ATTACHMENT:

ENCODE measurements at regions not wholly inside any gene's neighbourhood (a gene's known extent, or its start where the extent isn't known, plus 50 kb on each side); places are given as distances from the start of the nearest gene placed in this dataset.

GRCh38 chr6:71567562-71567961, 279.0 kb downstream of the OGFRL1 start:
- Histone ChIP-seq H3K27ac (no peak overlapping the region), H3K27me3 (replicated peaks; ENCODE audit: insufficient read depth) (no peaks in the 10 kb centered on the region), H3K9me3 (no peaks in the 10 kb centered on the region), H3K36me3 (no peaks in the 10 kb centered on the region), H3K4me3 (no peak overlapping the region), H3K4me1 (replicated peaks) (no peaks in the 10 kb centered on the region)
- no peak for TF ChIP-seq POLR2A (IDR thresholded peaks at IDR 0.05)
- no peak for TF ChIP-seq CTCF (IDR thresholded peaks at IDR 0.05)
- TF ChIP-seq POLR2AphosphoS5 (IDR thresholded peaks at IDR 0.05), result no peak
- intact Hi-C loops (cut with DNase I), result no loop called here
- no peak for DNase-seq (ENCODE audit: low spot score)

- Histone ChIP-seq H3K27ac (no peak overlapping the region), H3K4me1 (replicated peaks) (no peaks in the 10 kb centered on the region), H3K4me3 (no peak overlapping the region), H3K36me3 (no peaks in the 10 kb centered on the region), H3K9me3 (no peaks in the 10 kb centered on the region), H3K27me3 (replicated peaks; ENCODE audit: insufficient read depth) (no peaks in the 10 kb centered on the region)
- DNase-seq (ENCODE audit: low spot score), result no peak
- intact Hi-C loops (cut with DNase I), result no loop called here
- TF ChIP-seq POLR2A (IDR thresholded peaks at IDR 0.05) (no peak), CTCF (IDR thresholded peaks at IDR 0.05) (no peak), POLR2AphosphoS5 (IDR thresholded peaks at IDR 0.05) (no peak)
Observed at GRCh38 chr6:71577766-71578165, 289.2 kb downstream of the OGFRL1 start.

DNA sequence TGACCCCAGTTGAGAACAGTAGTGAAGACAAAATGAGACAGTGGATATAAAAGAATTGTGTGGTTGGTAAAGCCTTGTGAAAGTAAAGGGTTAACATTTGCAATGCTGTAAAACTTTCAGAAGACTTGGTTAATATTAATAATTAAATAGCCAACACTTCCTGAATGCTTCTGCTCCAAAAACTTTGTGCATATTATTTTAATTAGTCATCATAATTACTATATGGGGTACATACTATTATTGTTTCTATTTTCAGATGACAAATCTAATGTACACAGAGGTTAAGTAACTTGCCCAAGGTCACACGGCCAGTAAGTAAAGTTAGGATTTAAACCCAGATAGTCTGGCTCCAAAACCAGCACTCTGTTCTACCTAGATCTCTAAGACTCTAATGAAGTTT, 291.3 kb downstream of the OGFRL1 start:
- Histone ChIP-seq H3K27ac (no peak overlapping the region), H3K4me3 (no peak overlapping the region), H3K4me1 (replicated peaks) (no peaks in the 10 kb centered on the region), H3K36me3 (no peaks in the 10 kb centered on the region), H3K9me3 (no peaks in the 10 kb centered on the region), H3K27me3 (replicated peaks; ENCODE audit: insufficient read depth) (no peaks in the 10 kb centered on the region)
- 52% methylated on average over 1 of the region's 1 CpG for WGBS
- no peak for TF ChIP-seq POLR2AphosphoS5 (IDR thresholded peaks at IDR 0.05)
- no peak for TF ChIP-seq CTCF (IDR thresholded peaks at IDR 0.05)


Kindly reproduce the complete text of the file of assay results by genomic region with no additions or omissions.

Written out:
ENCODE measurements at regions not wholly inside any gene's neighbourhood (a gene's known extent, or its start where the extent isn't known, plus 50 kb on each side); places are given as distances from the start of the nearest gene placed in this dataset.

GRCh38 chr6:71567562-71567961, 279.0 kb downstream of the OGFRL1 start:
- Histone ChIP-seq H3K27ac (no peak overlapping the region), H3K27me3 (replicated peaks; ENCODE audit: insufficient read depth) (no peaks in the 10 kb centered on the region), H3K9me3 (no peaks in the 10 kb centered on the region), H3K36me3 (no peaks in the 10 kb centered on the region), H3K4me3 (no peak overlapping the region), H3K4me1 (replicated peaks) (no peaks in the 10 kb centered on the region)
- no peak for TF ChIP-seq POLR2A (IDR thresholded peaks at IDR 0.05)
- no peak for TF ChIP-seq CTCF (IDR thresholded peaks at IDR 0.05)
- TF ChIP-seq POLR2AphosphoS5 (IDR thresholded peaks at IDR 0.05), result no peak
- intact Hi-C loops (cut with DNase I), result no loop called here
- no peak for DNase-seq (ENCODE audit: low spot score)

- Histone ChIP-seq H3K27ac (no peak overlapping the region), H3K4me1 (replicated peaks) (no peaks in the 10 kb centered on the region), H3K4me3 (no peak overlapping the region), H3K36me3 (no peaks in the 10 kb centered on the region), H3K9me3 (no peaks in the 10 kb centered on the region), H3K27me3 (replicated peaks; ENCODE audit: insufficient read depth) (no peaks in the 10 kb centered on the region)
- DNase-seq (ENCODE audit: low spot score), result no peak
- intact Hi-C loops (cut with DNase I), result no loop called here
- TF ChIP-seq POLR2A (IDR thresholded peaks at IDR 0.05) (no peak), CTCF (IDR thresholded peaks at IDR 0.05) (no peak), POLR2AphosphoS5 (IDR thresholded peaks at IDR 0.05) (no peak)
Observed at GRCh38 chr6:71577766-71578165, 289.2 kb downstream of the OGFRL1 start.

DNA sequence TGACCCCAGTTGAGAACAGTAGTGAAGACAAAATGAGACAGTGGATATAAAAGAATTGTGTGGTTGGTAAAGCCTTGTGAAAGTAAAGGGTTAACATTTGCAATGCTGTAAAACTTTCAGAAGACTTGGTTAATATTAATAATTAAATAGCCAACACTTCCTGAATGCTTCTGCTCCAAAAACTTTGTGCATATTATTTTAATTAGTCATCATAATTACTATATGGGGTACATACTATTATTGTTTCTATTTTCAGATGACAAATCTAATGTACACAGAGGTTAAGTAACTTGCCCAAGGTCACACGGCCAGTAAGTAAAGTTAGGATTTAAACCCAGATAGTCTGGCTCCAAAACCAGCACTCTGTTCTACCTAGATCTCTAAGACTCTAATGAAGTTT, 291.3 kb downstream of the OGFRL1 start:
- Histone ChIP-seq H3K27ac (no peak overlapping the region), H3K4me3 (no peak overlapping the region), H3K4me1 (replicated peaks) (no peaks in the 10 kb centered on the region), H3K36me3 (no peaks in the 10 kb centered on the region), H3K9me3 (no peaks in the 10 kb centered on the region), H3K27me3 (replicated peaks; ENCODE audit: insufficient read depth) (no peaks in the 10 kb centered on the region)
- 52% methylated on average over 1 of the region's 1 CpG for WGBS
- no peak for TF ChIP-seq POLR2AphosphoS5 (IDR thresholded peaks at IDR 0.05)
- no peak for TF ChIP-seq CTCF (IDR thresholded peaks at IDR 0.05)